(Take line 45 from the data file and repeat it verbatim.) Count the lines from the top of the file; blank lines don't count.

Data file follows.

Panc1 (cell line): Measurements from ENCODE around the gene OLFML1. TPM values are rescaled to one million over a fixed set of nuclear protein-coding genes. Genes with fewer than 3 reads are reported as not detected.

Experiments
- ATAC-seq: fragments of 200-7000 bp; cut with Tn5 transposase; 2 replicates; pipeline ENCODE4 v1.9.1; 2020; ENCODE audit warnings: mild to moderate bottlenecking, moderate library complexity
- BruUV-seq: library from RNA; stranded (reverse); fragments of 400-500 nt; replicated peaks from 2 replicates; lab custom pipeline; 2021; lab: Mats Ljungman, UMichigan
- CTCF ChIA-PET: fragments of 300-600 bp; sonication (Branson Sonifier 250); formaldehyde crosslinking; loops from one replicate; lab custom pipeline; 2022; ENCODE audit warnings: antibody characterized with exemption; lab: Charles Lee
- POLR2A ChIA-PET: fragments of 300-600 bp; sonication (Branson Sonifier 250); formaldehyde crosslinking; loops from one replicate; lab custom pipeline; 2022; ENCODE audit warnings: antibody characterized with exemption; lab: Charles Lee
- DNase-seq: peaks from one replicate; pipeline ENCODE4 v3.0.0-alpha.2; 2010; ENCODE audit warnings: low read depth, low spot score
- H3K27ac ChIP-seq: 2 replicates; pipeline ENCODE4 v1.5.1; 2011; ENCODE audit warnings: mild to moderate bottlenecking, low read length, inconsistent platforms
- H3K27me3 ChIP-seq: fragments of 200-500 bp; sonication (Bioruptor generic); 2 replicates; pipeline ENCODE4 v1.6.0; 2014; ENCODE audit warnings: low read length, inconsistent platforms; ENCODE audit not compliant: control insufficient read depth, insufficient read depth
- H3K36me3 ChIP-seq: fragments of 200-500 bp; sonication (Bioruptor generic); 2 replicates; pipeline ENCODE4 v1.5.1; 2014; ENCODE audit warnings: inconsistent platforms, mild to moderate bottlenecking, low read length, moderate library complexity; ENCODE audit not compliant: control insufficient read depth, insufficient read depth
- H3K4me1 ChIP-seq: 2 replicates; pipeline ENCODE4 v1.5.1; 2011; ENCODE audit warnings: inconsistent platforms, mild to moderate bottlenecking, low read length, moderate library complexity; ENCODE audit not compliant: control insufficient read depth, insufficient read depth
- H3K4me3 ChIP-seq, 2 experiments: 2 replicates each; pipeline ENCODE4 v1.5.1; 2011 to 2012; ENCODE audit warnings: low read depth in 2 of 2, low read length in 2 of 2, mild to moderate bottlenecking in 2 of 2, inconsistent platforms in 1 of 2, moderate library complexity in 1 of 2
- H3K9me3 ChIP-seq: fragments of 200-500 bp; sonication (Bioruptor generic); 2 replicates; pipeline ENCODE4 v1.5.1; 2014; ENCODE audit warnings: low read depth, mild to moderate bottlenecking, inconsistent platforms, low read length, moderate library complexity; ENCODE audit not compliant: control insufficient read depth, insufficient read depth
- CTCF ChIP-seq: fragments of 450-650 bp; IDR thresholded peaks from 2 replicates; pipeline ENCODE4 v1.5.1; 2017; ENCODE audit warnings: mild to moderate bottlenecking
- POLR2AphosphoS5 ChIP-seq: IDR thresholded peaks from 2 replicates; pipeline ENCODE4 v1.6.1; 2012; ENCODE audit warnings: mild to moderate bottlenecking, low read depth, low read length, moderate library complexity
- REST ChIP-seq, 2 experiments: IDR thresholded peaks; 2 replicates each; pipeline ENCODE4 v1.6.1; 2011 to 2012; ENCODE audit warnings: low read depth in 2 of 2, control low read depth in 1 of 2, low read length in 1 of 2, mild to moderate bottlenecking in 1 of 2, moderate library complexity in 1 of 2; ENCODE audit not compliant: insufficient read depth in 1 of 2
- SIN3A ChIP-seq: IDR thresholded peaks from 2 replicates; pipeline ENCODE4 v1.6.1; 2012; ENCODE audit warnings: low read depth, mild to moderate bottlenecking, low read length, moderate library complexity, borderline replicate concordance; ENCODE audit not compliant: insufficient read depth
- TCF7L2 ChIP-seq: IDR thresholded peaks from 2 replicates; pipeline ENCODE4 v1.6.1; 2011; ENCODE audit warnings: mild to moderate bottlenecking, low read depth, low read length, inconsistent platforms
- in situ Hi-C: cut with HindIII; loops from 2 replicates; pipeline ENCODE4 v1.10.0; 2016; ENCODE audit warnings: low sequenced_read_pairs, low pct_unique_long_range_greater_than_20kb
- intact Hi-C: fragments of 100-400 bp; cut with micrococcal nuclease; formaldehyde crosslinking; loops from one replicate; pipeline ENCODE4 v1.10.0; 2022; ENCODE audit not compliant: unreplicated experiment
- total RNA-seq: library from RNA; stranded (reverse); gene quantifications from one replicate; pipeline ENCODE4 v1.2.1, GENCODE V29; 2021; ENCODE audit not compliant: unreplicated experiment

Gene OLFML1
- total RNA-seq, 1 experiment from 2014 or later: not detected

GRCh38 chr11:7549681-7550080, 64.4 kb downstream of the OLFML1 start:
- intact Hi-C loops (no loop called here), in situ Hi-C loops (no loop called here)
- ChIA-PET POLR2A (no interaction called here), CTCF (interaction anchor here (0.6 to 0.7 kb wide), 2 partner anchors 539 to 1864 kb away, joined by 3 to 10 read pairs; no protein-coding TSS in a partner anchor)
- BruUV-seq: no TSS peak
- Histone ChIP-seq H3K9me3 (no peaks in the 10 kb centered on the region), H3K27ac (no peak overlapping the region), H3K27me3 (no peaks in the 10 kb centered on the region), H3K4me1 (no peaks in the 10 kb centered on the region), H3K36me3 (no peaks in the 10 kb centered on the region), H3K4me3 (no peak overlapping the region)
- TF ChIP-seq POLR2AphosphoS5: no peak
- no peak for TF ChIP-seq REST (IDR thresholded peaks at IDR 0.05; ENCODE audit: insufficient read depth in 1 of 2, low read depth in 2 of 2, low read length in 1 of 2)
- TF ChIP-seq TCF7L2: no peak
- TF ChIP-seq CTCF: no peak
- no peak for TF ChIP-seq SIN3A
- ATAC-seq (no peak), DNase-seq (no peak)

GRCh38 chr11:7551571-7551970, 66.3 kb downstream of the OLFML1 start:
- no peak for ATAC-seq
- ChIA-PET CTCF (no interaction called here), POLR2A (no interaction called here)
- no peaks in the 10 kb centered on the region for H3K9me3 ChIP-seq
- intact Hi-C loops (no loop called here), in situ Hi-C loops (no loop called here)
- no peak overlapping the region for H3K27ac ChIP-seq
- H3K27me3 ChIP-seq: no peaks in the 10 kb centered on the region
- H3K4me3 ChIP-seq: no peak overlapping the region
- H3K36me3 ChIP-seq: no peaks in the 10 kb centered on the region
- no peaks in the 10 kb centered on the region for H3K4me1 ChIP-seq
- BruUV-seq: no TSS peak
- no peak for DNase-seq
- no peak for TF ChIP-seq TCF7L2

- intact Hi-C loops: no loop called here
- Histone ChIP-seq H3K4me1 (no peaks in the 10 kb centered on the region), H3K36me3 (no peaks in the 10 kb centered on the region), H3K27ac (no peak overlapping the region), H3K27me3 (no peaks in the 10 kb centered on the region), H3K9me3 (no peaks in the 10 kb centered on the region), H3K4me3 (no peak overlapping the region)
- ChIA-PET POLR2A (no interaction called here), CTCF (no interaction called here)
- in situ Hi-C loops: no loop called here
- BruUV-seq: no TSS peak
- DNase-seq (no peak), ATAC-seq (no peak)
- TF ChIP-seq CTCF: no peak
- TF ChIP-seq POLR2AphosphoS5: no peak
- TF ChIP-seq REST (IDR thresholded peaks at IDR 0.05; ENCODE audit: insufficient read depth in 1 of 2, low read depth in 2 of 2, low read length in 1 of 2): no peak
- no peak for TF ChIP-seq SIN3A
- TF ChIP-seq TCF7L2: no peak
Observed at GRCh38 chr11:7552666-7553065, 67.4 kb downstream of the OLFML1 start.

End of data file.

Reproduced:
- BruUV-seq: no TSS peak